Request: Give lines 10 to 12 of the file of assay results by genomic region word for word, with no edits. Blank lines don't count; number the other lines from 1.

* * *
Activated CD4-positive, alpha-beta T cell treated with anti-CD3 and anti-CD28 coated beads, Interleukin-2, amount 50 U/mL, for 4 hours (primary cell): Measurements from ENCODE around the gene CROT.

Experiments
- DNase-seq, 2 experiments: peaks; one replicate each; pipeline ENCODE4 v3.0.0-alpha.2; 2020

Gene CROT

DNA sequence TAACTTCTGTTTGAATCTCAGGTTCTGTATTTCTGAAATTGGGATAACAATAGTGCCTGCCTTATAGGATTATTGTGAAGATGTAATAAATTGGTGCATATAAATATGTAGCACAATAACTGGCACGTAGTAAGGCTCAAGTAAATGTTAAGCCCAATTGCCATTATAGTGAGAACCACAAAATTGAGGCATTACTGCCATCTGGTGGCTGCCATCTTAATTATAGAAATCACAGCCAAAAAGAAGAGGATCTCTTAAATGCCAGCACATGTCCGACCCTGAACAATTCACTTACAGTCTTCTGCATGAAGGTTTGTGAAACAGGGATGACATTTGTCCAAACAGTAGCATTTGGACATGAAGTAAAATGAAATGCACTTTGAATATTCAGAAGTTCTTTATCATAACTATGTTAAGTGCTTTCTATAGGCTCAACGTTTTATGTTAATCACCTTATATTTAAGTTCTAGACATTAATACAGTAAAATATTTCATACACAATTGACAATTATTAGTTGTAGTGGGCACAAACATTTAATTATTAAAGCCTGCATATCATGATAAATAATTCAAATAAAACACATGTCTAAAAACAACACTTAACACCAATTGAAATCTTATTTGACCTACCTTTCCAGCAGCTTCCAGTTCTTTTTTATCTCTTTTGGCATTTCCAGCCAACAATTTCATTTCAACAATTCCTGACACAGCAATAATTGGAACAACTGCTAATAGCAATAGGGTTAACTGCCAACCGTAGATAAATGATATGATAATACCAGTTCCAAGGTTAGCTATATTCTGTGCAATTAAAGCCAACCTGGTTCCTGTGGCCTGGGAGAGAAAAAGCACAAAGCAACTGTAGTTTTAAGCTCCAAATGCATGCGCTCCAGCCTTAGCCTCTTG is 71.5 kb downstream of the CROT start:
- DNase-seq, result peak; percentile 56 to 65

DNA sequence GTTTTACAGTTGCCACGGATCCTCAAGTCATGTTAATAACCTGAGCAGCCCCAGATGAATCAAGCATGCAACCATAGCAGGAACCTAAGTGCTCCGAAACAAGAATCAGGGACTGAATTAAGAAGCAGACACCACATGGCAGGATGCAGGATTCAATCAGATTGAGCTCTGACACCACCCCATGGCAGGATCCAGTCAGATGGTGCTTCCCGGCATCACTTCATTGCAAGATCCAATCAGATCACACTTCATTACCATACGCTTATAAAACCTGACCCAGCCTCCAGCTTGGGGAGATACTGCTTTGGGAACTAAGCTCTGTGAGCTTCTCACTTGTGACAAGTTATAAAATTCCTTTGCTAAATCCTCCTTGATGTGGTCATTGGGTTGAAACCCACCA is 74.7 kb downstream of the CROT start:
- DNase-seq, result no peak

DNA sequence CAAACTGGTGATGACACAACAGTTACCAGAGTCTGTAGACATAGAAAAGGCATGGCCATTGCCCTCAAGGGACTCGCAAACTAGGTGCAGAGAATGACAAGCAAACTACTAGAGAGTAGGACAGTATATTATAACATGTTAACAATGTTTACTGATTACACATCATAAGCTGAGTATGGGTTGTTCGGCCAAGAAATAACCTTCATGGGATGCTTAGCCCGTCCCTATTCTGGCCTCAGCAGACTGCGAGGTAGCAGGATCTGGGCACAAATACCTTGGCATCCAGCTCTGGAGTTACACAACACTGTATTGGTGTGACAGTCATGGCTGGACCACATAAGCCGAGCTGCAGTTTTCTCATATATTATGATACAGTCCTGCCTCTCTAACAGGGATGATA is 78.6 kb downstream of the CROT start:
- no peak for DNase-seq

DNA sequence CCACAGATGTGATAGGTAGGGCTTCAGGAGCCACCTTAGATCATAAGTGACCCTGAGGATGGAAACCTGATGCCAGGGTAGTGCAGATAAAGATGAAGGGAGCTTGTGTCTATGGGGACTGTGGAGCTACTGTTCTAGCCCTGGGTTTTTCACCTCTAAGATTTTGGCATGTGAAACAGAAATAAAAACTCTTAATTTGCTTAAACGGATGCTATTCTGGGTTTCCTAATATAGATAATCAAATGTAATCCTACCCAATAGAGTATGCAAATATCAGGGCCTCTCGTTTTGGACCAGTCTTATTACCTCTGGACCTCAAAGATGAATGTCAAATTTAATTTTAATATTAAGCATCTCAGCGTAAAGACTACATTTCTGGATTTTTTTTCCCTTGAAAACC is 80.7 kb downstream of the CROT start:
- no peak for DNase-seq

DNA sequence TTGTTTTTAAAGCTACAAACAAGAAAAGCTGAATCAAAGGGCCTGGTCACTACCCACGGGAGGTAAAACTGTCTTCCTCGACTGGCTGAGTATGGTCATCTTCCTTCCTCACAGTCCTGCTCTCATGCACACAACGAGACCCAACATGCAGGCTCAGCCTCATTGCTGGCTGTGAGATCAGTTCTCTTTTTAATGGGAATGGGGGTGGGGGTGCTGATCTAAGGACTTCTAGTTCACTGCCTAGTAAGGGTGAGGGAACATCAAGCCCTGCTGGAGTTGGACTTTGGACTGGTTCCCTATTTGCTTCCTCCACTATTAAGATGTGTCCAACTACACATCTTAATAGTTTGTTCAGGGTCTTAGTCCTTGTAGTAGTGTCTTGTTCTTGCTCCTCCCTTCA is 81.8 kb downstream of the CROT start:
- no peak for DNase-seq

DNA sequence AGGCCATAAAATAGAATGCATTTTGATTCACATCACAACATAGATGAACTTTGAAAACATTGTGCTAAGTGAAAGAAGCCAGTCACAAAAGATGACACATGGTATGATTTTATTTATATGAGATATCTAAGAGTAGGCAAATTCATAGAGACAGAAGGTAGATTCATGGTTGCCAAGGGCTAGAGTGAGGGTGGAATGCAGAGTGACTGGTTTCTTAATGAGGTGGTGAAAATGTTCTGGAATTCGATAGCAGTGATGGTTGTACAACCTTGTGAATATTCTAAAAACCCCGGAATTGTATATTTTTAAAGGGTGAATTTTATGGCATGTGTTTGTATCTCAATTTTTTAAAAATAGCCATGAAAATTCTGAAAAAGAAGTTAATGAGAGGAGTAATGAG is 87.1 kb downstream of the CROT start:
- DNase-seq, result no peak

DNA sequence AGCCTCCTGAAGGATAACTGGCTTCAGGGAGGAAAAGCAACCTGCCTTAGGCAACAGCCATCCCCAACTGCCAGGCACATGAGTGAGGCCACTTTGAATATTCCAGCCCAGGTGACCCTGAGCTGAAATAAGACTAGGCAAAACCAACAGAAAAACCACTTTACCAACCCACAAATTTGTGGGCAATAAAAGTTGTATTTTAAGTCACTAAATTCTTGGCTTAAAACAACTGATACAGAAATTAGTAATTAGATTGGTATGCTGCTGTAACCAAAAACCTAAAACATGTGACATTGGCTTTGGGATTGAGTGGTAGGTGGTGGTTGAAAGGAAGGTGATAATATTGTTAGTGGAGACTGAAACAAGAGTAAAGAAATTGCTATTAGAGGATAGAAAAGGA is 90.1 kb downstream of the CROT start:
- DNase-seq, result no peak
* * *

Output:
- no peak for DNase-seq

DNA sequence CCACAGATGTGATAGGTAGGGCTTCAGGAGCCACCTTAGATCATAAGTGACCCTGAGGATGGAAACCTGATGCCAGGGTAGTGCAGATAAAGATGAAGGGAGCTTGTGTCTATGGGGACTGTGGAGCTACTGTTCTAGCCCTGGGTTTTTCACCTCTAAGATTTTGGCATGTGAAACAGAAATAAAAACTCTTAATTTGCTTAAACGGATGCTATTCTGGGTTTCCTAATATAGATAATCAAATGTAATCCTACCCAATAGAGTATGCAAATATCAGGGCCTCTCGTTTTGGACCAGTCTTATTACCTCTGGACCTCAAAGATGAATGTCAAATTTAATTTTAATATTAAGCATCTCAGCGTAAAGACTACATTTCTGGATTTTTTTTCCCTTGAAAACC is 80.7 kb downstream of the CROT start:
- no peak for DNase-seq